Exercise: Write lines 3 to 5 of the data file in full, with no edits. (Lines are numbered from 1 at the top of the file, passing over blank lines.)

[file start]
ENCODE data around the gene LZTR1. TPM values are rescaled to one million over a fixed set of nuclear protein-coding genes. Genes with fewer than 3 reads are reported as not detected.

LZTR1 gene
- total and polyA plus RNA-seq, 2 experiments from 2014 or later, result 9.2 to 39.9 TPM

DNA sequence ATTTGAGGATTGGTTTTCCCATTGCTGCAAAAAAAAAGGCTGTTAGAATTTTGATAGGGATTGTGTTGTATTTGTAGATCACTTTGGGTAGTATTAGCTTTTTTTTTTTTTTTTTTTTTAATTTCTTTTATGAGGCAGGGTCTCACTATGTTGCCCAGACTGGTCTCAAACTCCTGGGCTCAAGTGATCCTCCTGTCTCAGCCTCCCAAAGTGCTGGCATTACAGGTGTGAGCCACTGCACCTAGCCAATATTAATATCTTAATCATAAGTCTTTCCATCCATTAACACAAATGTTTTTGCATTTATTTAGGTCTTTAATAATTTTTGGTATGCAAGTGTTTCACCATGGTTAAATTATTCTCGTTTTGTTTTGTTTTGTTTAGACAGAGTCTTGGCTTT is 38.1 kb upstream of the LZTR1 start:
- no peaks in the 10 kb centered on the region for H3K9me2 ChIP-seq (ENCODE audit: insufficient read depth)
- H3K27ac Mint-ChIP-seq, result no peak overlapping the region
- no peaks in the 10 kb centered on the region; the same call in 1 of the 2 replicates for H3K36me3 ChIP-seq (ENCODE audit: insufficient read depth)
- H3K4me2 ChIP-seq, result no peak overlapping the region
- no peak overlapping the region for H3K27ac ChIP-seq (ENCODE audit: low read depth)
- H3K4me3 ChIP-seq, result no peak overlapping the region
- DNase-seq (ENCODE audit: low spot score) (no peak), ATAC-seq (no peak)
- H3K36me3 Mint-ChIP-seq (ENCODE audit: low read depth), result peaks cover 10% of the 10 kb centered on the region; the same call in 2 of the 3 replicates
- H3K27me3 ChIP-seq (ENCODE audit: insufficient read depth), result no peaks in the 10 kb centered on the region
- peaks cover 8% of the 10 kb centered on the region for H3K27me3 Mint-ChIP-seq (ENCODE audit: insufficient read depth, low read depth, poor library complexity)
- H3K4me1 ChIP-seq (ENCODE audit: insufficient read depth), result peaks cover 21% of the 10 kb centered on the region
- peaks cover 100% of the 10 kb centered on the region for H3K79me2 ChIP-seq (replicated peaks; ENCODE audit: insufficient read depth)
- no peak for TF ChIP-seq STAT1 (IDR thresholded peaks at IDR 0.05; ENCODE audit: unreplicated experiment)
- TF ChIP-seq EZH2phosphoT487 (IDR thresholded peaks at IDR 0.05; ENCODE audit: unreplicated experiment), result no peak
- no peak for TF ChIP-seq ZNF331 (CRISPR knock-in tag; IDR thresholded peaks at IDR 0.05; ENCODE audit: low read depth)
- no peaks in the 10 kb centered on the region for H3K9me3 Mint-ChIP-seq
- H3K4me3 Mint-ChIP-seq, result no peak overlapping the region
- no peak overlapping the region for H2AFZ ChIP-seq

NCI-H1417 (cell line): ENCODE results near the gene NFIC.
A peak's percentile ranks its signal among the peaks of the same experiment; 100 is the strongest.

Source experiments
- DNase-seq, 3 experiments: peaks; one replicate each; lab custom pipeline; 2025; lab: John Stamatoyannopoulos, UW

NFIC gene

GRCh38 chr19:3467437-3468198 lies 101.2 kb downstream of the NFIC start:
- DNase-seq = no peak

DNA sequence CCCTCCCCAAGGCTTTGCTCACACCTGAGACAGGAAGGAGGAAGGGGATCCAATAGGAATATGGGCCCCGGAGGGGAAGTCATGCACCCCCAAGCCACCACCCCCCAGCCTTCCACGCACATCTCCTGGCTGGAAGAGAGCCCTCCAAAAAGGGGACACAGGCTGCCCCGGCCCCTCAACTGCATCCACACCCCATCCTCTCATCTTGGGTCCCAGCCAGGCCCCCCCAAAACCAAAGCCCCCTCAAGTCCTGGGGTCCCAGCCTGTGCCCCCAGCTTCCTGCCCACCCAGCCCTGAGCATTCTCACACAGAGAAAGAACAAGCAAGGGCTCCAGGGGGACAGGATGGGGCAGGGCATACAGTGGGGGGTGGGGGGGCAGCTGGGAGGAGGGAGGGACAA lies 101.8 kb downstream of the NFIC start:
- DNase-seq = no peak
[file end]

- total and polyA plus RNA-seq, 2 experiments from 2014 or later, result 9.2 to 39.9 TPM

DNA sequence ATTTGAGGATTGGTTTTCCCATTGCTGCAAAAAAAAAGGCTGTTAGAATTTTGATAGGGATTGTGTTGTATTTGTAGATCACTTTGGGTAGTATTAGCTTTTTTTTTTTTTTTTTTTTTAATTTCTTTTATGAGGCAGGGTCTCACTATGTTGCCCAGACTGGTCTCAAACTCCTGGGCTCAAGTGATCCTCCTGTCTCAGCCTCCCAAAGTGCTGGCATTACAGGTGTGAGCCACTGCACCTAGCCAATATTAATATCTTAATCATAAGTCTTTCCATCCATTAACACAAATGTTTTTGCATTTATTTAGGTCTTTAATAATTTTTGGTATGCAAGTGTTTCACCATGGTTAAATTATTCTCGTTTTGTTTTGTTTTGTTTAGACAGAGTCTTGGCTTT is 38.1 kb upstream of the LZTR1 start:
- no peaks in the 10 kb centered on the region for H3K9me2 ChIP-seq (ENCODE audit: insufficient read depth)